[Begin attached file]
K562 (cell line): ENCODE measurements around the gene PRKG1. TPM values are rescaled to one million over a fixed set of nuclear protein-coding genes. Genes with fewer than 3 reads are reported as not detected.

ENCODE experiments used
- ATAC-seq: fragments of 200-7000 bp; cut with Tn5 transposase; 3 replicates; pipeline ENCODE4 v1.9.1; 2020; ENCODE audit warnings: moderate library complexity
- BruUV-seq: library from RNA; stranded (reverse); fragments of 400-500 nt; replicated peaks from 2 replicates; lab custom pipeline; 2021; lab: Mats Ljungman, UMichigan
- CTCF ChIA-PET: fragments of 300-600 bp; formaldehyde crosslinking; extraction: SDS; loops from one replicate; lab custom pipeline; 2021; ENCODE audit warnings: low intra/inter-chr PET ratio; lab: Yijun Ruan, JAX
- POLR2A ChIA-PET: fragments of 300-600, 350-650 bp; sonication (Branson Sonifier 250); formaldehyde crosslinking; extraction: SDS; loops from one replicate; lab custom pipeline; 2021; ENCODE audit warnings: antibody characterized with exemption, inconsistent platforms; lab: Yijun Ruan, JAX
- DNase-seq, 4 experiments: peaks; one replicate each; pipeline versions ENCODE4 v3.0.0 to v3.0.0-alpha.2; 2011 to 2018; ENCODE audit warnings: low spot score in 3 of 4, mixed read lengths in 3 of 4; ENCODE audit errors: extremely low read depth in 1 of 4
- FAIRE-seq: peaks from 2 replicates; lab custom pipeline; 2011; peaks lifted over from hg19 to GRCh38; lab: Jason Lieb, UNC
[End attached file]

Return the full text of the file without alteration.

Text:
K562 (cell line): ENCODE measurements around the gene PRKG1. TPM values are rescaled to one million over a fixed set of nuclear protein-coding genes. Genes with fewer than 3 reads are reported as not detected.

ENCODE experiments used
- ATAC-seq: fragments of 200-7000 bp; cut with Tn5 transposase; 3 replicates; pipeline ENCODE4 v1.9.1; 2020; ENCODE audit warnings: moderate library complexity
- BruUV-seq: library from RNA; stranded (reverse); fragments of 400-500 nt; replicated peaks from 2 replicates; lab custom pipeline; 2021; lab: Mats Ljungman, UMichigan
- CTCF ChIA-PET: fragments of 300-600 bp; formaldehyde crosslinking; extraction: SDS; loops from one replicate; lab custom pipeline; 2021; ENCODE audit warnings: low intra/inter-chr PET ratio; lab: Yijun Ruan, JAX
- POLR2A ChIA-PET: fragments of 300-600, 350-650 bp; sonication (Branson Sonifier 250); formaldehyde crosslinking; extraction: SDS; loops from one replicate; lab custom pipeline; 2021; ENCODE audit warnings: antibody characterized with exemption, inconsistent platforms; lab: Yijun Ruan, JAX
- DNase-seq, 4 experiments: peaks; one replicate each; pipeline versions ENCODE4 v3.0.0 to v3.0.0-alpha.2; 2011 to 2018; ENCODE audit warnings: low spot score in 3 of 4, mixed read lengths in 3 of 4; ENCODE audit errors: extremely low read depth in 1 of 4
- FAIRE-seq: peaks from 2 replicates; lab custom pipeline; 2011; peaks lifted over from hg19 to GRCh38; lab: Jason Lieb, UNC